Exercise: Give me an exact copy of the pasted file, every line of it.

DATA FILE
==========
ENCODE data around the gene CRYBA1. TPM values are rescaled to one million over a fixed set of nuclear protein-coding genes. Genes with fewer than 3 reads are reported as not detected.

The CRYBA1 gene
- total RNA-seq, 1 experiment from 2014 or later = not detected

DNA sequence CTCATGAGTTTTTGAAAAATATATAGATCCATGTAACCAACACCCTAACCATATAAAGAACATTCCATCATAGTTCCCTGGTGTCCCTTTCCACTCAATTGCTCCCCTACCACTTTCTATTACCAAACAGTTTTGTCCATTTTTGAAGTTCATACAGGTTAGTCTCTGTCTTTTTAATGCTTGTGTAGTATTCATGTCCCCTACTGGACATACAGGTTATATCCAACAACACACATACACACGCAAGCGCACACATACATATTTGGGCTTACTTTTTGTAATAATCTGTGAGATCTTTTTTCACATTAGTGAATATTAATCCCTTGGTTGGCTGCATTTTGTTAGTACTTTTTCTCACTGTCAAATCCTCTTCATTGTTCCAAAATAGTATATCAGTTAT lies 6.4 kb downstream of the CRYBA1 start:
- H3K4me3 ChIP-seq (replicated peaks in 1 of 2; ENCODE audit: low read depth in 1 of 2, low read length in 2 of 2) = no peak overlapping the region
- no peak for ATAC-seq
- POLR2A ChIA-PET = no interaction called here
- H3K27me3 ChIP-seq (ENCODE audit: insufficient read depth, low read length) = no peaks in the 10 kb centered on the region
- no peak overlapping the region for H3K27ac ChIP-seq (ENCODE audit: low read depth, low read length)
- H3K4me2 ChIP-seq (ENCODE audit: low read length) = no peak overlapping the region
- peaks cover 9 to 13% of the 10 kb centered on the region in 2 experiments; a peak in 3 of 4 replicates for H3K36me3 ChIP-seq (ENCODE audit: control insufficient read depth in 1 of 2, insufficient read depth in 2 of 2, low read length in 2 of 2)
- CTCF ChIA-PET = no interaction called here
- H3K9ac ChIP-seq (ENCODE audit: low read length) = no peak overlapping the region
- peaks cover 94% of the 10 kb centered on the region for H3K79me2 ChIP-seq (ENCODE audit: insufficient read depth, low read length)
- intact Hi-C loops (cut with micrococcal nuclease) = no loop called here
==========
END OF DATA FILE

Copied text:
ENCODE data around the gene CRYBA1. TPM values are rescaled to one million over a fixed set of nuclear protein-coding genes. Genes with fewer than 3 reads are reported as not detected.

The CRYBA1 gene
- total RNA-seq, 1 experiment from 2014 or later = not detected

DNA sequence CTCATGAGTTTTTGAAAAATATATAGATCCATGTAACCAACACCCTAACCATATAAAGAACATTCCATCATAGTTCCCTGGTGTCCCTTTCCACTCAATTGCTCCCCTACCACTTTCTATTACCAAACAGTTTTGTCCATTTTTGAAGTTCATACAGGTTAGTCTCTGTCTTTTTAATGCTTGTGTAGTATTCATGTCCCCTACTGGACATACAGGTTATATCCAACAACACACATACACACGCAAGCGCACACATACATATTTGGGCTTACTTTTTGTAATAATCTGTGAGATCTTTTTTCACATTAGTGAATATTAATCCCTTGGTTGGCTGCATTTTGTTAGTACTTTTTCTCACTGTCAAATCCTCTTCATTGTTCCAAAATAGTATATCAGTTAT lies 6.4 kb downstream of the CRYBA1 start:
- H3K4me3 ChIP-seq (replicated peaks in 1 of 2; ENCODE audit: low read depth in 1 of 2, low read length in 2 of 2) = no peak overlapping the region
- no peak for ATAC-seq
- POLR2A ChIA-PET = no interaction called here
- H3K27me3 ChIP-seq (ENCODE audit: insufficient read depth, low read length) = no peaks in the 10 kb centered on the region
- no peak overlapping the region for H3K27ac ChIP-seq (ENCODE audit: low read depth, low read length)
- H3K4me2 ChIP-seq (ENCODE audit: low read length) = no peak overlapping the region
- peaks cover 9 to 13% of the 10 kb centered on the region in 2 experiments; a peak in 3 of 4 replicates for H3K36me3 ChIP-seq (ENCODE audit: control insufficient read depth in 1 of 2, insufficient read depth in 2 of 2, low read length in 2 of 2)
- CTCF ChIA-PET = no interaction called here
- H3K9ac ChIP-seq (ENCODE audit: low read length) = no peak overlapping the region
- peaks cover 94% of the 10 kb centered on the region for H3K79me2 ChIP-seq (ENCODE audit: insufficient read depth, low read length)
- intact Hi-C loops (cut with micrococcal nuclease) = no loop called here